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Indian publisher wants to build better neighborhood ties through books

By Guan Xiaomeng | chinadaily.com.cn | Updated: 2017-08-30 10:59

A Chinese tea leaf travels past the border to India to serve as a bind between tea lovers and peoples of Asia's two largest neighbors.

Indian publisher wants to build better neighborhood ties through books

Sunandan Roy Chowdhury with the Bengali version of The Land of Tea at the Beijing International Book Fair. [Photo/chinadaily.com.cn]

The Land of Tea, or Rui Cao Zhi Guo, by Chinese writer Wang Xuefeng saw its Bengali version launched by Sampark Publishing House of India during the Beijing International Book Fair on Thursday and the Hindi translation is nearing completion.

The book was firstly published by Zhejiang University Press (ZJUP) in 2001 and was chosen as one of ZJUP's export selections of the Belt and Road Initiative titles to coincide with the national campaign which is in full swing.

The Belt and Road series covers more than 100 disciplines including archaeology, arts, religion and law of the countries involved in the initiative in more than 10 languages such as English, Spanish, Russian, Turkish and Bengali.

The Belt and Road Initiative, proposed by President Xi Jinping in 2013, refers to China's initiative to create transport infrastructure projects linking Asia and Europe.

Sunandan Roy Chowdhury, publisher of Sampark, said his press was in the past mostly influenced by the West. Now it is starting to look east especially Turkey, Pakistan and China.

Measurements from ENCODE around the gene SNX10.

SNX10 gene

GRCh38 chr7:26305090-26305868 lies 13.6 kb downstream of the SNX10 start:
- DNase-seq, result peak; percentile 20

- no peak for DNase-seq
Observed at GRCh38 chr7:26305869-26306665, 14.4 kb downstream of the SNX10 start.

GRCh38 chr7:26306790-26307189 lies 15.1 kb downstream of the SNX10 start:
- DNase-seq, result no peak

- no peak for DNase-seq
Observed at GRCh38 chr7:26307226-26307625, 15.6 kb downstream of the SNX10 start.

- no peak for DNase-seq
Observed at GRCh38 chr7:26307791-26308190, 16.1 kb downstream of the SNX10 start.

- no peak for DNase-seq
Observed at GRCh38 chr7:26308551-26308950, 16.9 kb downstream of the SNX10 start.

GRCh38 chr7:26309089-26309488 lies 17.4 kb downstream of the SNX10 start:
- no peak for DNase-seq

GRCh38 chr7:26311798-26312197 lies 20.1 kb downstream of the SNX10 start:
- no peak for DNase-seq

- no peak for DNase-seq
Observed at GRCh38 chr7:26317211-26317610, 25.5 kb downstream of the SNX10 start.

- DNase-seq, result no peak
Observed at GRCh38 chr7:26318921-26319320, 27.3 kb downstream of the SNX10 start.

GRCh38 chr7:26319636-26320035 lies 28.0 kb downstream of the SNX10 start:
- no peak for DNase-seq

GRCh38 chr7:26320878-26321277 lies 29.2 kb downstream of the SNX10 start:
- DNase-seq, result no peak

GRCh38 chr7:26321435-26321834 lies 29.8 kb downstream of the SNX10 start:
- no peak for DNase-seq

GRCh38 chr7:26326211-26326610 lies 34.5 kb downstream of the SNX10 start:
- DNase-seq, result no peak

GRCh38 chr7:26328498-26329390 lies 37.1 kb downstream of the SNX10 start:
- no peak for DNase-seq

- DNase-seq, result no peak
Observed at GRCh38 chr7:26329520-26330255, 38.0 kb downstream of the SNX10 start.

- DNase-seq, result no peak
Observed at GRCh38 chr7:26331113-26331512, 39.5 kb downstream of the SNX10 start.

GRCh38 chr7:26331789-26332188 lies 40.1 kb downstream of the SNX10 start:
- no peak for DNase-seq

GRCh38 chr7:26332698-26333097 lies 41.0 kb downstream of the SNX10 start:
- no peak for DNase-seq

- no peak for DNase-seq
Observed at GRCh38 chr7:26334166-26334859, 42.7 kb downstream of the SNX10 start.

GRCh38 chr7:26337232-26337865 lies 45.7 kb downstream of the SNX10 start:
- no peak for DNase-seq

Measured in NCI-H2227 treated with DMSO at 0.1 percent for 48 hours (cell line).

"We are tapping China as we share the same culture, such as love for tea. Through books we can build peace between the two countries as we both are land of tea."

The writer and tea culture scholar Wang Xufeng won the 5th Mao Dun Literary Prize (1995-1998), one of China's top literary awards, for her novel about the history of family business of tea in South China's Hangzhou. The Land of Tea testifies the varied roles of China's tea culture.

India has 24 recognized languages and Bengali and Hindi are two of the most popular languages, apart from English.

Chowdhury said one of the challenges is translation. "The Bengali translator will translate this book from English and may not know Chinese."

Likewise, there are few Bengali speakers in China. According to a study released by the Ministry of Education and State Language Commission last year, more than 40 languages are spoken in the countries along the route of Belt and Road Initiative, however, only 20 of them are taught in Chinese universities, with students enrolled in Bengali major numbering less than 50 in 2015.

But for Chowdhury the language barrier is not a problem. "Sampark means relationship or contact in Hindi. We are building relationships through books."

And he seems to know how to get Indians to buy the book. "We have blown up the images as the book has many beautiful paintings and photos. And then we plan to hold an art exhibition based on this book to attract more publicity and more readers."

 

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